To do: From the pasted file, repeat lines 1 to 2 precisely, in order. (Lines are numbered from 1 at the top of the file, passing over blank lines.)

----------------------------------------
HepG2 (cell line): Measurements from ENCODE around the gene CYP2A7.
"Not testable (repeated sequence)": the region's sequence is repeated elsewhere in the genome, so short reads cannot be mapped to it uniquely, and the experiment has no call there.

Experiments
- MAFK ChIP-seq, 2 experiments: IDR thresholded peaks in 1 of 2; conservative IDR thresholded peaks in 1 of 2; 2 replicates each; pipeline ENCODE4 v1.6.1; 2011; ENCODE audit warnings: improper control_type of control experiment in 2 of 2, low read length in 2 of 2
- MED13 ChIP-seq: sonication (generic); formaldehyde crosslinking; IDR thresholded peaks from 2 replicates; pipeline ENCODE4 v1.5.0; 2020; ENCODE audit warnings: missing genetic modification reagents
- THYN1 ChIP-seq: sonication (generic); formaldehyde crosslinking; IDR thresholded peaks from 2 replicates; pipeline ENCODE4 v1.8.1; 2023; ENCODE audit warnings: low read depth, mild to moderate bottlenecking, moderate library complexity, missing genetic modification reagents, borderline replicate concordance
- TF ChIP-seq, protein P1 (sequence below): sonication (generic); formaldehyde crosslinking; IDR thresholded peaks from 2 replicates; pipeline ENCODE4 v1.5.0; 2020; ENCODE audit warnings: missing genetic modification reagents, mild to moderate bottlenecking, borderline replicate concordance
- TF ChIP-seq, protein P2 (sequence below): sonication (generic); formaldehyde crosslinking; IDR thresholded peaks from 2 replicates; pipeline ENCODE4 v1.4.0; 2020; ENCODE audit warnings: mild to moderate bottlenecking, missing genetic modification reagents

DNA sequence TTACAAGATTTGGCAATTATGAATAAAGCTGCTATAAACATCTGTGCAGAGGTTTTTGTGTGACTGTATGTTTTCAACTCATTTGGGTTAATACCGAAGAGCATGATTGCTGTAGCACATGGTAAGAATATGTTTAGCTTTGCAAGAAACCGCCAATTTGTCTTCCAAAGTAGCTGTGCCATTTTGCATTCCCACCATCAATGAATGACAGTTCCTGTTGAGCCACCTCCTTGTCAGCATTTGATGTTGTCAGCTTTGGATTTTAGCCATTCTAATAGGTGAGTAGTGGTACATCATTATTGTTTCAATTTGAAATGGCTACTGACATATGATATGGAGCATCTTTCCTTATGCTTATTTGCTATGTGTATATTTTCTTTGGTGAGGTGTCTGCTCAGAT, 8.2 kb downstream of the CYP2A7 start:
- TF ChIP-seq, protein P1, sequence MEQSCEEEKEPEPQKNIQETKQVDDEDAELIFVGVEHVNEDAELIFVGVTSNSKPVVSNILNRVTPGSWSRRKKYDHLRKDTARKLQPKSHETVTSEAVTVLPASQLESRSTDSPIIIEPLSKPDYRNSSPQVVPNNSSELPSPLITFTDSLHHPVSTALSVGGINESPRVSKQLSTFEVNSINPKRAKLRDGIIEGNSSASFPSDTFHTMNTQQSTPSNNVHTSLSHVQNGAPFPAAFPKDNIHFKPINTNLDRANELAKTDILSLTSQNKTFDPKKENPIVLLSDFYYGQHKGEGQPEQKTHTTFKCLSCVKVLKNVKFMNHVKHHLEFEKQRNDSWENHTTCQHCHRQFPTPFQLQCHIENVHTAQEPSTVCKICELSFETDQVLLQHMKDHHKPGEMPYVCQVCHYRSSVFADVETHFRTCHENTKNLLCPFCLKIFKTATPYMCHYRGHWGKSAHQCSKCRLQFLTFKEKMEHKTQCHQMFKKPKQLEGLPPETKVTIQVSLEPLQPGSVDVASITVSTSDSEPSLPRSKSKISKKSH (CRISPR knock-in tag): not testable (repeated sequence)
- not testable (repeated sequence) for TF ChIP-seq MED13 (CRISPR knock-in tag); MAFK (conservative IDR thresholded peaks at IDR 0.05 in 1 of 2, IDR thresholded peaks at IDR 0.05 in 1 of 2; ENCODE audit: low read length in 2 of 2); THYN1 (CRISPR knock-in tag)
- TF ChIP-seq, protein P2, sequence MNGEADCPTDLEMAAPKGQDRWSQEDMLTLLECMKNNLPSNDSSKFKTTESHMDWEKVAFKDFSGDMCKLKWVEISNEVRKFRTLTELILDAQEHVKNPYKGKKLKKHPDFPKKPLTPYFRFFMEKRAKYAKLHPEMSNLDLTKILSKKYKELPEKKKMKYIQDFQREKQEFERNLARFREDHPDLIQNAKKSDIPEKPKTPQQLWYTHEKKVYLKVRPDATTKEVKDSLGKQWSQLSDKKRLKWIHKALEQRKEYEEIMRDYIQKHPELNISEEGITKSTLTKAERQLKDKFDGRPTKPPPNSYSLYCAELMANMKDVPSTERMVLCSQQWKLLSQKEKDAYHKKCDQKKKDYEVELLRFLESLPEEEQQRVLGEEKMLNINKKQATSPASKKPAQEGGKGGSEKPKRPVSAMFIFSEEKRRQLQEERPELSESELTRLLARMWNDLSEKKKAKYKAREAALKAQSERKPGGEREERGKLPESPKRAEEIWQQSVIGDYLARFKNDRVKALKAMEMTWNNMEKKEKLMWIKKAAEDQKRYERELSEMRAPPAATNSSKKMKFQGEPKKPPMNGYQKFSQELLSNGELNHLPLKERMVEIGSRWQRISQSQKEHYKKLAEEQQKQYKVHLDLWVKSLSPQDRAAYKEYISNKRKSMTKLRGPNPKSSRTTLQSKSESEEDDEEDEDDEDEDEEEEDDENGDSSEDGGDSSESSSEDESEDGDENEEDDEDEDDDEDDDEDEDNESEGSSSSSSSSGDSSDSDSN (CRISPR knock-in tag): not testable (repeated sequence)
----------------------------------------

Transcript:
HepG2 (cell line): Measurements from ENCODE around the gene CYP2A7.
"Not testable (repeated sequence)": the region's sequence is repeated elsewhere in the genome, so short reads cannot be mapped to it uniquely, and the experiment has no call there.